Upon returning home the lump felt bigger so I made another call to my doctor. They scheduled me for an ultrasound. After the ultrasound, I was told that the radiologist wanted a mammogram as well. It wasnâ€™t until they called me back so the radiologist could speak with me that I got scared. He told me that the calcifications evident on the mammogram were most likely malignancies and stressed that I needed to have a biopsy right away, because in young women they tended to be very aggressive.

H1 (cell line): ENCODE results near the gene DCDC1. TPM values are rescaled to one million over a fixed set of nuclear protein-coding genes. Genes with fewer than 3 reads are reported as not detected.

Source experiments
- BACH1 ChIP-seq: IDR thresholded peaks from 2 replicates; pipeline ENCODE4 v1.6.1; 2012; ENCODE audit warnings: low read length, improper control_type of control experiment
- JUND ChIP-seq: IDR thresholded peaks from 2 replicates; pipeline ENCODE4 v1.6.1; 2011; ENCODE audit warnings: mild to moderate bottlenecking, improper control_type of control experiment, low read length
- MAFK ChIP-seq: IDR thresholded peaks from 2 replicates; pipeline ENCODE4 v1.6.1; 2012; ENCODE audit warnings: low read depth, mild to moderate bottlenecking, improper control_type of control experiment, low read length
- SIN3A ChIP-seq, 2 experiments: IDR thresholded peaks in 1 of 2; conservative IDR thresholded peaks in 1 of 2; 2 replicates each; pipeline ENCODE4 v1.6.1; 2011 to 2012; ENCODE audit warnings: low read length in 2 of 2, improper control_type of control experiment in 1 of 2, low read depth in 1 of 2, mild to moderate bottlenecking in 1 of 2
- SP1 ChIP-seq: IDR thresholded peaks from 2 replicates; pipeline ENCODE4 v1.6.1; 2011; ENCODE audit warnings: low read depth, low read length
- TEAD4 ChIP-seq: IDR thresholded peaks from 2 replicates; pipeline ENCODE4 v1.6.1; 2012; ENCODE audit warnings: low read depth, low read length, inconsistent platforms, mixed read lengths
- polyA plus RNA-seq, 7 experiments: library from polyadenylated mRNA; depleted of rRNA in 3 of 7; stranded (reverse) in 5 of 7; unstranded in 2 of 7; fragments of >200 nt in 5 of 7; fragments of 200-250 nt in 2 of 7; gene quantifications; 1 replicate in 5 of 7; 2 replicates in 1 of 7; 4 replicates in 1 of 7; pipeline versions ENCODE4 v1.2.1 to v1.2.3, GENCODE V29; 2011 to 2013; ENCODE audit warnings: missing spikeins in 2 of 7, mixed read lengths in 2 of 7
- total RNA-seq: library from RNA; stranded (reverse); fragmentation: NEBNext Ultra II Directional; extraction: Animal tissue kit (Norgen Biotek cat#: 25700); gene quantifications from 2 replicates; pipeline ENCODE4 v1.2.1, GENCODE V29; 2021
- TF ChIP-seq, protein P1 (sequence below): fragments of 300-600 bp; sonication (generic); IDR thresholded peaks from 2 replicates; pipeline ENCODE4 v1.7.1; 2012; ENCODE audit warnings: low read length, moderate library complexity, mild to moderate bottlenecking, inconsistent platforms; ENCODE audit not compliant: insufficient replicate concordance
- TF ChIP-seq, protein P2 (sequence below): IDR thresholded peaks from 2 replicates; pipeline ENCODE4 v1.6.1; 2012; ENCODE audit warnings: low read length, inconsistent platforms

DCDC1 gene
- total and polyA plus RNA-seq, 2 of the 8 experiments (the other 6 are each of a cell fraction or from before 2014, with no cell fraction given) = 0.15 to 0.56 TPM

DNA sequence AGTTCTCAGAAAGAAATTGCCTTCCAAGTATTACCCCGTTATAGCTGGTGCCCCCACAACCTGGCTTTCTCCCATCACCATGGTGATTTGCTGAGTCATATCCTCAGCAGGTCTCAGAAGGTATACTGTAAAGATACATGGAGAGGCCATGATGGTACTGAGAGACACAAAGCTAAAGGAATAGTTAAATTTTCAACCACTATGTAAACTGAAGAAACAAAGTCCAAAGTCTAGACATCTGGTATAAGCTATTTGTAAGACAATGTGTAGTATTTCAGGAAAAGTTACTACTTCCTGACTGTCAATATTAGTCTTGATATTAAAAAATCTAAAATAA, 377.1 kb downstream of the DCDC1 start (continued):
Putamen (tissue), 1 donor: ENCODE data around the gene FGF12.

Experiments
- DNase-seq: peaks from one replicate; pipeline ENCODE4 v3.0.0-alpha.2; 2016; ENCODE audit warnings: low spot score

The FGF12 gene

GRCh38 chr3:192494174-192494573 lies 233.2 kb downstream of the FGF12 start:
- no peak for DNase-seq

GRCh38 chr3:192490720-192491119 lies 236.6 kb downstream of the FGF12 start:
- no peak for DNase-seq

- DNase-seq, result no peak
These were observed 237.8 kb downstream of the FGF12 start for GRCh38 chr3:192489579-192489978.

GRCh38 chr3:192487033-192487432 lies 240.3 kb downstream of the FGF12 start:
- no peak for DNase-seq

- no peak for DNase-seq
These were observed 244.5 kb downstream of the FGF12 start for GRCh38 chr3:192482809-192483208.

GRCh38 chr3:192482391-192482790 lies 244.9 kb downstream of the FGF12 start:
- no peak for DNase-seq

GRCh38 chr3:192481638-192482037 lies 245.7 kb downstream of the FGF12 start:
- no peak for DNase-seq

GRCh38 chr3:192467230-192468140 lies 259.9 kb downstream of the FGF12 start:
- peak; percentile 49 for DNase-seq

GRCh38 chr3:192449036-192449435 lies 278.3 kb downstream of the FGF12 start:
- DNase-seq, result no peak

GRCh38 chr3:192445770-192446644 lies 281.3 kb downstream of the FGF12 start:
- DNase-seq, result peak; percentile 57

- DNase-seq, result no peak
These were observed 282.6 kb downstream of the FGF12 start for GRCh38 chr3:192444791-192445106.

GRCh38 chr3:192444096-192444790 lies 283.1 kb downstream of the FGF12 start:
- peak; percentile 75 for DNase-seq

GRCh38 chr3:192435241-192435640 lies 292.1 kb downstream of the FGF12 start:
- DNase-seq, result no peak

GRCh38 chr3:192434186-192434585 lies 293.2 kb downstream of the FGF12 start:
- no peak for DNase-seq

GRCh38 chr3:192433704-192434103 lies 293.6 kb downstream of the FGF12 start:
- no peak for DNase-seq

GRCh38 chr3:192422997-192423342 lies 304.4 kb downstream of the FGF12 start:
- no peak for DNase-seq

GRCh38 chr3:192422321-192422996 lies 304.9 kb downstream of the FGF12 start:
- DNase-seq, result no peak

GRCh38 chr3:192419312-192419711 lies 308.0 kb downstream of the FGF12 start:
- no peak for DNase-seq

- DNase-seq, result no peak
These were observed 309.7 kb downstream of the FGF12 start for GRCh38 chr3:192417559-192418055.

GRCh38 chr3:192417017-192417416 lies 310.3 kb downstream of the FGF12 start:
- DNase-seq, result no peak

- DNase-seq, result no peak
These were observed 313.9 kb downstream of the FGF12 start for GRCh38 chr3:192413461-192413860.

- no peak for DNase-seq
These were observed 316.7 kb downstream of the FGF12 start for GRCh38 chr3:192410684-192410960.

As I left the office with tears streaming down my face, I could only think of my children. My two sweet, beautiful children who needed their Mommy. My son, Finn had just turned 3 in February, and my daughter, Lilly, was 8 months old. I sobbed thinking that although Finn may have some vague memories of me, Lilly would never remember her Mommy. I thought of all of the special times I would not be there for as they grew up – first days of school, learning to ride a bike, soccer & baseball games, dance recitals, and all of the birthdays, Christmases, and other holiday celebrations. I thought of all of the simple, everyday moments that I would miss â€“ packing lunches, walks to the park, good-morning kisses and bedtime stories. The only thing I knew was that I wanted to be there to raise my children. I prayed that no matter how difficult my treatments were going to be, that I would be strong, and that I would survive!